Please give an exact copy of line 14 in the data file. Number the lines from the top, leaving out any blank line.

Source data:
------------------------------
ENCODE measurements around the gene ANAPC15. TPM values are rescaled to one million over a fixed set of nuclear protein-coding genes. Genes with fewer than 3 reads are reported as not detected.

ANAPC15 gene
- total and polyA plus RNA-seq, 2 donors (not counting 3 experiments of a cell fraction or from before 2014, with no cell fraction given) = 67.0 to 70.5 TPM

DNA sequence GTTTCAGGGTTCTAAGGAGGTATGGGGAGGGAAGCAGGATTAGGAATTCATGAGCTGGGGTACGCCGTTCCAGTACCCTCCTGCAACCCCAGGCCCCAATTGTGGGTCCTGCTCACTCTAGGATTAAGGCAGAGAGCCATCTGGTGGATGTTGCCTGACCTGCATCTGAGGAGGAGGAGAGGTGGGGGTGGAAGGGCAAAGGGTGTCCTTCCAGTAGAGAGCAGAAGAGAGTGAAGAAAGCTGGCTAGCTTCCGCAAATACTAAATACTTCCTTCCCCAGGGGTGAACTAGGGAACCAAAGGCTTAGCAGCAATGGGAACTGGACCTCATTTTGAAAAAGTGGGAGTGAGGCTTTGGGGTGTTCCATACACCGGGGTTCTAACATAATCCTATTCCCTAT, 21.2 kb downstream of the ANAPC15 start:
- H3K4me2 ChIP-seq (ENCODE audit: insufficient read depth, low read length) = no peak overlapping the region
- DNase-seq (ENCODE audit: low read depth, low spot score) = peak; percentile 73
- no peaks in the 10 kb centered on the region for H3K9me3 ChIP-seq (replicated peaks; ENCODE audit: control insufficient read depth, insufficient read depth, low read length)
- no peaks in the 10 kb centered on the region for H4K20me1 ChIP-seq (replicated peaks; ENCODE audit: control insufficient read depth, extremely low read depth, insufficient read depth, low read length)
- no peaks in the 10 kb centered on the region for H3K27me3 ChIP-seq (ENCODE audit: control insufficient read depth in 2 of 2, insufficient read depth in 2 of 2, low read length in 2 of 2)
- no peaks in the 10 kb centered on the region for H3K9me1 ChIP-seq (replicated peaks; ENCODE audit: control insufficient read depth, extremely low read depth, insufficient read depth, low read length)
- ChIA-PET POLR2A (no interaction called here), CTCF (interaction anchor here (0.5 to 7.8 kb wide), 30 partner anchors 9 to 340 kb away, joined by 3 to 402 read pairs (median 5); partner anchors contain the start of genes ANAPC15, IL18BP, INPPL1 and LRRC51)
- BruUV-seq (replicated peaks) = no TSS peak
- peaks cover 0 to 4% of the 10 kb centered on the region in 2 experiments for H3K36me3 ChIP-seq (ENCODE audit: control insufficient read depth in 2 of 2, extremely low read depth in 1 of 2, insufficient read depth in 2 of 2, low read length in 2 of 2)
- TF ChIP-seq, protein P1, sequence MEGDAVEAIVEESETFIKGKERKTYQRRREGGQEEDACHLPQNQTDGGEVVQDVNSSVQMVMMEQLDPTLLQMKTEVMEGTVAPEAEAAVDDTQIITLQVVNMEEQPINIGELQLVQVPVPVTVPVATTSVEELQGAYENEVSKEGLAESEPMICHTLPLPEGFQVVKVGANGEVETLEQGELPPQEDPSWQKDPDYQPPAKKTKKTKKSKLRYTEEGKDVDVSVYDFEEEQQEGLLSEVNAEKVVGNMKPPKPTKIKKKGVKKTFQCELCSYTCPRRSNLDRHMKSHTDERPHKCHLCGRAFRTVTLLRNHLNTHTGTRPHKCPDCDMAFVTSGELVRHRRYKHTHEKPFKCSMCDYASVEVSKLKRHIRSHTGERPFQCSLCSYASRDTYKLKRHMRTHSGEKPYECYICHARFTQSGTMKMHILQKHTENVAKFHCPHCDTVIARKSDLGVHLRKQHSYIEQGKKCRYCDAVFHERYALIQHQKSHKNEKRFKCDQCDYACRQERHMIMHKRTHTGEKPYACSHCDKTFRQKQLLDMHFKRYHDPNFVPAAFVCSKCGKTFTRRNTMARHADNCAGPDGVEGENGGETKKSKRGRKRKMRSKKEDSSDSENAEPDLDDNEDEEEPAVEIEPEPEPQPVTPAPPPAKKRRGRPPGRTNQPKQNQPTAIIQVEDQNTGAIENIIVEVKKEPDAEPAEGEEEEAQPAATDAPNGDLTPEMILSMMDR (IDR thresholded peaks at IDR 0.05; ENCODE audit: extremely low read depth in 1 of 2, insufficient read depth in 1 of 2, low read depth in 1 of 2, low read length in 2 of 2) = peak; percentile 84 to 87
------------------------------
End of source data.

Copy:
- TF ChIP-seq, protein P1, sequence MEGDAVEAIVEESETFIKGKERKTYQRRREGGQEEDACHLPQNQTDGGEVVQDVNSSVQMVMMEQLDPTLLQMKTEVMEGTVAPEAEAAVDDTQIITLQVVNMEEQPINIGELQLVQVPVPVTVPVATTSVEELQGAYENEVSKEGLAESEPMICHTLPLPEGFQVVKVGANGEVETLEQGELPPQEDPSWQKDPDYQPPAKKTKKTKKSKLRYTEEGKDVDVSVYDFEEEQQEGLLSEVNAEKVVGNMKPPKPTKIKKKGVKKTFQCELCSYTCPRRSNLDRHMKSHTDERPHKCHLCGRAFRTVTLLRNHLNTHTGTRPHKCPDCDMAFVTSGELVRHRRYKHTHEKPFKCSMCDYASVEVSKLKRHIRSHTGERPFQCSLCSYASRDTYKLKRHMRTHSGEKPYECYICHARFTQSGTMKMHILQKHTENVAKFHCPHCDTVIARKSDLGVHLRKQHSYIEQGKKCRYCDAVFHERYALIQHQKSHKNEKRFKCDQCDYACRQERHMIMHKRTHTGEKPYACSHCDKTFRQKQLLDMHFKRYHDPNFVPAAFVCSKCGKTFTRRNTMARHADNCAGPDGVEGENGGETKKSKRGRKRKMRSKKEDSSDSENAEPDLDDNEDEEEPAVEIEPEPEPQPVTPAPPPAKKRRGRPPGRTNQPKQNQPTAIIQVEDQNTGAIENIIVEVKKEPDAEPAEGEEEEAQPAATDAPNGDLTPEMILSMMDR (IDR thresholded peaks at IDR 0.05; ENCODE audit: extremely low read depth in 1 of 2, insufficient read depth in 1 of 2, low read depth in 1 of 2, low read length in 2 of 2) = peak; percentile 84 to 87